Darrell Skogen:  I have replayed every season from 1958-1970, as well as three original replays in which I traded players willy nilly (57 AL, 59 NL, and 65), which I am replaying to have “real” seasons. I just finished replaying 1959, and now I am working on 1965, 1971, 1972, and 1973 all at the same time. Going back and forth from year to year allows me to stay fresh, and as I get into the replays, one will stand out and then I will kick butt to finish it. Right now, I am really enjoying the 1965 replay, so it might get some pretty serious play this summer. All the replays are original game, basic rules, no adaptations other than the injury card. I use the boards from the sixties, the small book from 2006, and the new big book, depending on what kind of play I am doing. If the cards are original, I prefer the 06 booklet or the original boards. Just personal preference–I don’t get into questions about which ones might be more accurate for each replay. I move players from roster to roster during the season based on real life trades, and sometimes I have to make some cards to make a team able to have a bench until trades increase the size of their rosters enough. NO attempt to mirror the real season with lineups from Baseball Reference–I know a lot of guys like that, but I am not fanatic about it.

Below is Darrell’s 1968 replay published in the October, 1982 issue of the APBA Journal:





Jimsapbabarn question #5:  As the 5-time host of the Twin Cities APBA Baseball Tournament, what can you say is the best part of having 30+ APBA fanatics take up space in your home twice-annually?

Darrell Skogen:  It is cool to see all these guys come out of the wood work. We play in obscurity and don’t really know how many guys in our own area play–and then here are all these local guys, new friendships get made, great ideas for play get shared, and there is lots of camaraderie as you play games and eat/talk baseball between pool play series. It has been great fun to start this with Jim, Kevin, Leroy, Bruce, and Neil and see it take off. The guys who come in from greater distances have been great additions, and we have a nice blend of young and old players at the house. When I tell people about this, they can’t believe there are people as geeky as I am about a kid’s game I have played all of life since I was 12 years old!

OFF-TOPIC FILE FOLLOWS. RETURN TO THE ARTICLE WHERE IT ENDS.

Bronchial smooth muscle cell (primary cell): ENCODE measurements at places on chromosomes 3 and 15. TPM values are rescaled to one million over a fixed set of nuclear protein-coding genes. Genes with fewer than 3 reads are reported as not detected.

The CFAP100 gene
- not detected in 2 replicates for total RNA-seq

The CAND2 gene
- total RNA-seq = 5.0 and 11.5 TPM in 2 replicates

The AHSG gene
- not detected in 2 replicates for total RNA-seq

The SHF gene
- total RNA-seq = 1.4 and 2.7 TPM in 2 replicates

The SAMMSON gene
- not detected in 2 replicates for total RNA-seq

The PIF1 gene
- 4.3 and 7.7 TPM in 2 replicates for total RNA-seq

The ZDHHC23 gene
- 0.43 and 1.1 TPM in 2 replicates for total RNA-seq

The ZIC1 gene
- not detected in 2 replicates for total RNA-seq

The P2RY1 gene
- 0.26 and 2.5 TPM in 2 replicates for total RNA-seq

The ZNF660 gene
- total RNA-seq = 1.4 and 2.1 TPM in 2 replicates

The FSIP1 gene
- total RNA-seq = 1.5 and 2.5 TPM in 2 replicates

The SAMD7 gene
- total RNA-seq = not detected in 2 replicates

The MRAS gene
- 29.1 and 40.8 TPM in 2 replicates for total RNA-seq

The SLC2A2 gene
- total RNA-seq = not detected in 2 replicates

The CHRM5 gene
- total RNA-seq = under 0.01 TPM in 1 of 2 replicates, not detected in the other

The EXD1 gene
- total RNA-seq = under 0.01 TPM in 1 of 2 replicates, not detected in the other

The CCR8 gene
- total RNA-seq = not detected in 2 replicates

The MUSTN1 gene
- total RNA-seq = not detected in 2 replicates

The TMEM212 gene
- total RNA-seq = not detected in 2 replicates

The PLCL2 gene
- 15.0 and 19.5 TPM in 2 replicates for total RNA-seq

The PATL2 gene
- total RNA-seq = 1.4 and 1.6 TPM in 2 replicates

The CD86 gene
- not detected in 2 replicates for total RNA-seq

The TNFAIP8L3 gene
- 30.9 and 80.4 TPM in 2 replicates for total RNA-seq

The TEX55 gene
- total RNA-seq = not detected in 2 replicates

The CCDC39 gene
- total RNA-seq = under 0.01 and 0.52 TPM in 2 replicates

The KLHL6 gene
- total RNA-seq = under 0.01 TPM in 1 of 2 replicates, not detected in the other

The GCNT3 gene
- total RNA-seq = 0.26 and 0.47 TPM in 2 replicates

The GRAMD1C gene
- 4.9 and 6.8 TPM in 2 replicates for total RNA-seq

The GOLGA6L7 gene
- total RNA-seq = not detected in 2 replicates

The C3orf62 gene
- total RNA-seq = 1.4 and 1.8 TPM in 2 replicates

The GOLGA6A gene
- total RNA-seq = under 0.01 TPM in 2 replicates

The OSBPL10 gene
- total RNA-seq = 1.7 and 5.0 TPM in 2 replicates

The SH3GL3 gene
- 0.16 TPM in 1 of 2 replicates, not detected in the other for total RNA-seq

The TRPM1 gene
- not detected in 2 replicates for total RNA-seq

(TCABT-III:  Darrell on left, Eric Berg and Scott Egge on right)


Jimsapbabarn question #6:  Your nephew Rob Skogen plays APBA. Has anyone else in the “family” shown any interest in your APBA hobby?

Darrell Skogen:  Nooooooooooooooooooooooooooooooooooooooooooo. My wife Ruth used to tell me she felt sorry for me and married me because I spent my time playing the game alone, so she assumed I had no friends and no life.


(The baseball library of Darrell Skogen, is another great room for rolling TCABT games within)



(Fred Johnson on left vs Gregg Nelson on right in the Skogen “Library”)


Jimsapbabarn question #7:  What would you like to see APBA Game Co. produce in the future (involving any of the sports)?

Darrell Skogen:  I am pretty much a baseball guy. I did play the football game in the sixties, and with the 1962 set, I played five seasons, trading players, creating expansion franchises…that led to the football stats as a senior in high school. I have the 1957 and 1958 cards as well, with the old football boards. But I am pretty satisfied with what Mr. Herson is providing at present for baseball, and if I have my cards, I don’t need much else to have all the gaming fun I am looking for.


(The game set-up at the Skogen home in the Den)


A quick “Around-the-horn” with Skogen:   around_the_horn




– Your favorite team and player of all-time?

Minnesota Twins, toss up on Harmon Killebrew and Kirby Puckett


– Your single best day as a school teacher?

Too many to have a permanent answer, but the day we won the state high school football tournament last fall is right up there with all time favorites.


(Darrell Skogen pictured on far left of football staff photo after St. Michael-Albertville 5A State Championship game won at TCFBank Stadium in Minneapolis)


– Your favorite ballpark?

Kansas City is beautiful; Twins Target Field is awesome; loved old Yankee Stadium, Fenway, and Wrigley. Hard to top Dodger Stadium. Hey, if it’s a ball park, I love it.



– Your favorite baseball announcer?

Vin Scully, hands down, all time, forever!



– Your favorite baseball movie?

Old time — Pride of the Yankees

New time — Bull Durham

I want to thank Darrell Skogen for taking the time to be part of my series of “APBA’view’s”.  Darrell’s generosity is ever-flowing.  I can only imagine what a wonderful woman your wife Ruth was.  The heavy irony of a die-hard baseball fan like yourself, ending up with a wife named Ruth, who tragically dies from ALS – Lou Gehrig’s disease.  It is easy to see why you leave the impression you do, as evidenced by the school produced retirement video.  You have touched a lot of peoples lives in a profound and positive way.

BTW, for those of you on the APBA Delphi Between-the-Lines forum, Darrell’s handle is “guru1987”.


To Tell The Truth, May 1st, 1961 …

“To Tell The Truth” and several other popular game shows from the 1950’s and 1960’s would often feature professional athletes as guests and participants during an episode.  I stumbled upon this episode of To Tell The Truth which featured the 2 bat boys from the inaugural season of the Minnesota Twins, with the Washington Senators moving to the Twin Cities for the 1961 season.  While you might not appreciate why a game show back in 1961 would want to use the Minnesota Twins new bat boys as participants, it plays out well, with the “stars” asking good questions, testing the bat boys knowledge.

The episode can be watched here, spanning from the 8:45 minute mark to the 16:15 minute mark.